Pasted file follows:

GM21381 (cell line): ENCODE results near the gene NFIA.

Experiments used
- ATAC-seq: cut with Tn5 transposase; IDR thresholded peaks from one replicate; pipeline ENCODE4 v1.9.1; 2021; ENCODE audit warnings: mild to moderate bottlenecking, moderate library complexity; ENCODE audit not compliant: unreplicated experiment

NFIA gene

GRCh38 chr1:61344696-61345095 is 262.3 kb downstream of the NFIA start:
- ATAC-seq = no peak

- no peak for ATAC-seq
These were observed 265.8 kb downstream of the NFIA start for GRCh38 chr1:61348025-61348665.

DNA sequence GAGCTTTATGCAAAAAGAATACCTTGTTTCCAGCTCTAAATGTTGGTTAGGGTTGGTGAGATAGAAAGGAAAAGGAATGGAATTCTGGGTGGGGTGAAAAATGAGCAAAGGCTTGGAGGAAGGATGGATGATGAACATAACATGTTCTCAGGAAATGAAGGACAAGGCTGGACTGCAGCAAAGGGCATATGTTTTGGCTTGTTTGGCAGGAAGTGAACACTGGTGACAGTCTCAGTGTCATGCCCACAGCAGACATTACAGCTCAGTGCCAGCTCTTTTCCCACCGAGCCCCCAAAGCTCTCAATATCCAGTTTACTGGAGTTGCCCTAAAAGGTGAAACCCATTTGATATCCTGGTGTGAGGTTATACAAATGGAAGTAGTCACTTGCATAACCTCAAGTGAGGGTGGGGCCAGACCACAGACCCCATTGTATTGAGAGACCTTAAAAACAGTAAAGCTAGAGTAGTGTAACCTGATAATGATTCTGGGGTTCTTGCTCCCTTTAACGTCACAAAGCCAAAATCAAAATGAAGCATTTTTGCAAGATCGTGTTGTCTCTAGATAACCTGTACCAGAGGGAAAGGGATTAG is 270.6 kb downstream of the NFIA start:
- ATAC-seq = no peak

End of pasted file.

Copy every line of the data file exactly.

GM21381 (cell line): ENCODE results near the gene NFIA.

Experiments used
- ATAC-seq: cut with Tn5 transposase; IDR thresholded peaks from one replicate; pipeline ENCODE4 v1.9.1; 2021; ENCODE audit warnings: mild to moderate bottlenecking, moderate library complexity; ENCODE audit not compliant: unreplicated experiment

NFIA gene

GRCh38 chr1:61344696-61345095 is 262.3 kb downstream of the NFIA start:
- ATAC-seq = no peak

- no peak for ATAC-seq
These were observed 265.8 kb downstream of the NFIA start for GRCh38 chr1:61348025-61348665.

DNA sequence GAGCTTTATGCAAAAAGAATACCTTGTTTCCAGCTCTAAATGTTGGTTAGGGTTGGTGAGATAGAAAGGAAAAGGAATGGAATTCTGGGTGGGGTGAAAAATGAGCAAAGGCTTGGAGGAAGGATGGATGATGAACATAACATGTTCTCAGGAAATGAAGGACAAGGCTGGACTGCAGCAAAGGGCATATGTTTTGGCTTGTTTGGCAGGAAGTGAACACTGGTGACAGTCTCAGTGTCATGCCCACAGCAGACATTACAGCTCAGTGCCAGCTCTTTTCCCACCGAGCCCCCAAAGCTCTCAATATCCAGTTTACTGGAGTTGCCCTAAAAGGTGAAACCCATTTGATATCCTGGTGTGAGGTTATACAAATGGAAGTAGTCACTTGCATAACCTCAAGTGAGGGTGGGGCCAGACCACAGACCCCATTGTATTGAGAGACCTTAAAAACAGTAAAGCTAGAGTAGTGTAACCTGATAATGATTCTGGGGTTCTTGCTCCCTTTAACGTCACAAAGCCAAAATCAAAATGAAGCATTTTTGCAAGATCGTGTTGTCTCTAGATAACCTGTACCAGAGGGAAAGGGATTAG is 270.6 kb downstream of the NFIA start:
- ATAC-seq = no peak